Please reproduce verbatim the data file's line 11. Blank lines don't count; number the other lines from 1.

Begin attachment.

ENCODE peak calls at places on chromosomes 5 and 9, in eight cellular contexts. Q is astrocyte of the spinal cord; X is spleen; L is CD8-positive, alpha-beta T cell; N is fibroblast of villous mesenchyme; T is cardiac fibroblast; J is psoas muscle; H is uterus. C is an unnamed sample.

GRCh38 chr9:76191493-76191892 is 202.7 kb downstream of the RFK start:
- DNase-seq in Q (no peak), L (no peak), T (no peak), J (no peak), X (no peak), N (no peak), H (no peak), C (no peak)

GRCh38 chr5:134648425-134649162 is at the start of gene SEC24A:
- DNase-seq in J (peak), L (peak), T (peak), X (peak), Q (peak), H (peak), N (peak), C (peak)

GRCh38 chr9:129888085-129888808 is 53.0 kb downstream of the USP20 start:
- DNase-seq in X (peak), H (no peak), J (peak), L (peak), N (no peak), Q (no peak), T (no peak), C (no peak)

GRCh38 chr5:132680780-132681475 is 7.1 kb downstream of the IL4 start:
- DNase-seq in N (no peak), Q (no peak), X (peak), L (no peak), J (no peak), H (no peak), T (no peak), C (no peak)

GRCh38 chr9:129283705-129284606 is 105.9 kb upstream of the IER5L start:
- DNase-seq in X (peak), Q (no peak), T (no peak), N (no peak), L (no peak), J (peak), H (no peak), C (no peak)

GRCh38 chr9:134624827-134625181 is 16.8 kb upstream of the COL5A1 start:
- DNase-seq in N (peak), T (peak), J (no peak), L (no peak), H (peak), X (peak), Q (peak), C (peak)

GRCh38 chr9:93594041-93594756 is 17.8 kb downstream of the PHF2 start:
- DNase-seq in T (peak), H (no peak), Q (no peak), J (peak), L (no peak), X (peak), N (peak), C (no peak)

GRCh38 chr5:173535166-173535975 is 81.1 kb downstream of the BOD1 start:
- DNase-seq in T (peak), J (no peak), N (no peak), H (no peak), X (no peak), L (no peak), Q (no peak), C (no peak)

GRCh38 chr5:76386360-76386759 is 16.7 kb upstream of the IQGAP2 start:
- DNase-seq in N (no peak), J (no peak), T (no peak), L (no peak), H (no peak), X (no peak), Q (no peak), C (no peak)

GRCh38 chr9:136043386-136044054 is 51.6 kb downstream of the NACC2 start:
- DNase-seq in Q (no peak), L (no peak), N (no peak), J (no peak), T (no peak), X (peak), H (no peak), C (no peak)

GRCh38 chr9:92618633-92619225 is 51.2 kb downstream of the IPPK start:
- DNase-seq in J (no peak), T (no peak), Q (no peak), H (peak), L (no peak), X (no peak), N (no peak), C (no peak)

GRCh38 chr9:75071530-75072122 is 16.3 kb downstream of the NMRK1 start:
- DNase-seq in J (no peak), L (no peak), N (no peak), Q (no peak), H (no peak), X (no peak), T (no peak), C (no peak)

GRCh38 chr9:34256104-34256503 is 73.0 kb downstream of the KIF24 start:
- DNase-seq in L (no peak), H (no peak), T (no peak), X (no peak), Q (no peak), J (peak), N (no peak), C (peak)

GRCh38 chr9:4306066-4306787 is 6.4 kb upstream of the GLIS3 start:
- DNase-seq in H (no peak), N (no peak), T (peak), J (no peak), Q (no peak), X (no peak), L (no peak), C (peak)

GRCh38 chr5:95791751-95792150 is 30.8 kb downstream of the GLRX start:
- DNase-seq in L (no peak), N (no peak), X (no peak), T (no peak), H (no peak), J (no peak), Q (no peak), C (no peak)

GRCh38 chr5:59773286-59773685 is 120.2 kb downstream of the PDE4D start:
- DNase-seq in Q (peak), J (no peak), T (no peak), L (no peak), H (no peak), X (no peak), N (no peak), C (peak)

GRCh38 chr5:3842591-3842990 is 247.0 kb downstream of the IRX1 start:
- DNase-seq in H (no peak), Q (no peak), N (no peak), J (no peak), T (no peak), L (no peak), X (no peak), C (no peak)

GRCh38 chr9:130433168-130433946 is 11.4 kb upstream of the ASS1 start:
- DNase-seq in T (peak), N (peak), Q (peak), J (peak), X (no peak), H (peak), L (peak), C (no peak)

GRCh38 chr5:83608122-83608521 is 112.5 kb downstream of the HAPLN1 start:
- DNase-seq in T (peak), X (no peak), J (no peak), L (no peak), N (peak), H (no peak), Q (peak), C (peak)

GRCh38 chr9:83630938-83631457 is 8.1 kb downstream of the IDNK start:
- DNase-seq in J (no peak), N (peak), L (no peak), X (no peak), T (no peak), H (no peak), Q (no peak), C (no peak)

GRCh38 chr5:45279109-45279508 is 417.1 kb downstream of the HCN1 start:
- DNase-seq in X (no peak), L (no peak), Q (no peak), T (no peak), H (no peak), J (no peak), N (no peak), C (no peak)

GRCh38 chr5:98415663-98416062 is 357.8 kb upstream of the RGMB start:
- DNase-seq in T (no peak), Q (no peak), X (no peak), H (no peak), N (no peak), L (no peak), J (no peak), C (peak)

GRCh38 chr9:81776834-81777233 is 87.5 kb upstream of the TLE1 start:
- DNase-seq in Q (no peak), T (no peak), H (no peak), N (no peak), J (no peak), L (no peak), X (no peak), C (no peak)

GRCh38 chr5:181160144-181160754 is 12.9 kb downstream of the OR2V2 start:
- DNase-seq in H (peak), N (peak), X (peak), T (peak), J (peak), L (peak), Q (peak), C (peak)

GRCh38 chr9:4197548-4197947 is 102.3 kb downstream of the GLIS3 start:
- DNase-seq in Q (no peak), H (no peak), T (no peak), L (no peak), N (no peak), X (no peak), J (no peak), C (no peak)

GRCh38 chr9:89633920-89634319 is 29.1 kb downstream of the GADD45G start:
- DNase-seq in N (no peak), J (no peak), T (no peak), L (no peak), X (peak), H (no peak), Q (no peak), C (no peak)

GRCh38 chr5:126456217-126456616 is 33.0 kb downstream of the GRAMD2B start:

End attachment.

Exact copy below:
- DNase-seq in X (peak), Q (no peak), T (no peak), N (no peak), L (no peak), J (peak), H (no peak), C (no peak)